Monday, April 12, 2010

DeLong on Libertarian Ideology

Here is an interesting post by Brad DeLong on a debate among libertarians concerning a golden age in the past. I've bolded some things for emphasis:
John Holbo writes about Jacob Hornberger, Arnold Kling, and company:
Adventures in Libertarian Blind Spots: Last week David Boaz had a post/article.... Jacob Hornberger... hearkens to the good old days of the 80’s – 1880’s, that is: "Let’s consider, say, the year 1880... a society in which people were free to keep everything they earned... free to decide what to do with their own money... free to engage in occupations... few federal economic regulations and regulatory agencies. No Social Security, Medicare, Medicaid, welfare, bailouts, or so-called stimulus plans. No IRS. No Departments of Education, Energy, Agriculture, Commerce, and Labor. No EPA and OSHA. No Federal Reserve. No drug laws. Few systems of public schooling. No immigration controls. No federal minimum-wage laws or price controls. A monetary system based on gold and silver.... As a libertarian, as far as I’m concerned, that’s a society that is pretty darned golden."

To which obvious mistake Will Wilkinson made the obvious correction: "Nope. Sorry... the female half of the population.... Slavery was gone in 1880, but systematic state-enforced racial apartheid was going strong... the government’s campaign of murder, theft, and segregation against native populations continued.... 1880’s America was a society in which well more than half the population was systematically and often brutally denied basic liberty rights. If that’s golden, I’d hate to see bronze."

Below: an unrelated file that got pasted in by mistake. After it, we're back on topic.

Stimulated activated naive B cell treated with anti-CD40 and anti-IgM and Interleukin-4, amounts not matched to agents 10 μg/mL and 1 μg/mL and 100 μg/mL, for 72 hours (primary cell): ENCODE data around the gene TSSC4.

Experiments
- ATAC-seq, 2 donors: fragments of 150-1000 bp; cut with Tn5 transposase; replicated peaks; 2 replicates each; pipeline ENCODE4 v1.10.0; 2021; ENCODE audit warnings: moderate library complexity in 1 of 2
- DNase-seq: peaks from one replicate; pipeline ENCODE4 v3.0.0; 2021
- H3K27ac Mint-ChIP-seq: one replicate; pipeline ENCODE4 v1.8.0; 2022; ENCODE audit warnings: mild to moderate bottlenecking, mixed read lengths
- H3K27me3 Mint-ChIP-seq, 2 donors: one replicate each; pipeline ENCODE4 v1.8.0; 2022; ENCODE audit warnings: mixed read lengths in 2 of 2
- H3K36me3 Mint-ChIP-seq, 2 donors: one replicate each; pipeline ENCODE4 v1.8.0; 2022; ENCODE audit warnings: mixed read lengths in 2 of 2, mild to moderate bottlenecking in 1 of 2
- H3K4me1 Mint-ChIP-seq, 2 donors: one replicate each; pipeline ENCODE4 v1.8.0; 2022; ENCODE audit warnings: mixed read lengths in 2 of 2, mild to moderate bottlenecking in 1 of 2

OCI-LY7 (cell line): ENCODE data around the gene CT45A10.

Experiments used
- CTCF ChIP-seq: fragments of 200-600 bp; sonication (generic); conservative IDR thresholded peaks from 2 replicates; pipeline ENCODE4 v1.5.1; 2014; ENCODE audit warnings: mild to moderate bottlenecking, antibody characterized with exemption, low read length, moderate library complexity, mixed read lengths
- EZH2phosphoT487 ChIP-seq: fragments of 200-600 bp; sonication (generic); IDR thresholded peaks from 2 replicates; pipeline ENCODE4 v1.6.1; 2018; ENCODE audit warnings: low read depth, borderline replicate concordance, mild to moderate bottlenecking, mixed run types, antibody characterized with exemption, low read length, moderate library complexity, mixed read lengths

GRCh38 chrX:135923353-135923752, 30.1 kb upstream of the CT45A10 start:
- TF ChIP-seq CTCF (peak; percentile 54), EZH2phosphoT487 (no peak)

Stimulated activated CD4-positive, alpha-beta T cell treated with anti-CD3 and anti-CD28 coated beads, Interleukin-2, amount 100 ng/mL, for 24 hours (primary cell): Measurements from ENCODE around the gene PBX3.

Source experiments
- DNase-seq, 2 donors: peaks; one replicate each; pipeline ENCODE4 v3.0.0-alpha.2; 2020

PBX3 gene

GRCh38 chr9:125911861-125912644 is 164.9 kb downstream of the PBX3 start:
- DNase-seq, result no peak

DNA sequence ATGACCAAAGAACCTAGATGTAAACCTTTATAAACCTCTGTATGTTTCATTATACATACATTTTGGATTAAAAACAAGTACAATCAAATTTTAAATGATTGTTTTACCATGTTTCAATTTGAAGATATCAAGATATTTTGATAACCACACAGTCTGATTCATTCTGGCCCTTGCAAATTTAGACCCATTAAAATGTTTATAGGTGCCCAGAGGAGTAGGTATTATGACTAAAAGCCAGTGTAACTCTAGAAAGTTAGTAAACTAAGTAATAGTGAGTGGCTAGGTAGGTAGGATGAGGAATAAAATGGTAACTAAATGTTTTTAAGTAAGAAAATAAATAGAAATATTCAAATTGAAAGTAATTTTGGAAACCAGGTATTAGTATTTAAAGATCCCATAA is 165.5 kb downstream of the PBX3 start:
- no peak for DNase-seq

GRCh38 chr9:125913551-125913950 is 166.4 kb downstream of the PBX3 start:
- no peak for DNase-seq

Arnold Kling responded, in defense of Hornberger, making the same damn obvious mistake... a third time.... "[I]t’s a swindle to suggest that if we had a libertarian polity we would be back in the days of Jim Crow or women’s subservience. Just as it is a swindle to suggest that if we had a libertarian polity we would be back to using outhouses and having our teeth pulled without anesthetic." To which Will [Wilkinson] makes the obvious rejoinder. The notion that the way things would be in an ideal libertarian polity constitutes some sort of defense of how things actually were in 1880 is... well, not to be made sense of. As Will put it in the earlier post: “restoration is a conservative project and liberty is a fundamentally progressive cause.”

Obviously Kling and Hornberger could not have done a better job of proving Boaz’s original point. It’s tempting to accuse them of just not caring about liberty for anyone except white men. How else could they miss this stuff? But I doubt that’s it... the most probable explanation of this truly bizarre blind spot... is a sort of strange entrapment.... If the 20th Century was the Road To Serfdom, it can hardly have been a long march to increased freedom. If progressives and liberals are the authoritarian enemy, it can hardly be that their victories have, on the whole, made us more free. Since the 20th Century was when the bad stuff really got going, how can it NOT be appropriate to be thoroughly nostalgic for the 1880’s as a Lost Golden Age? I guess I’ll leave it at that... basic intellectual hygiene, surely.
UPDATE: Jacob T. Levy writes: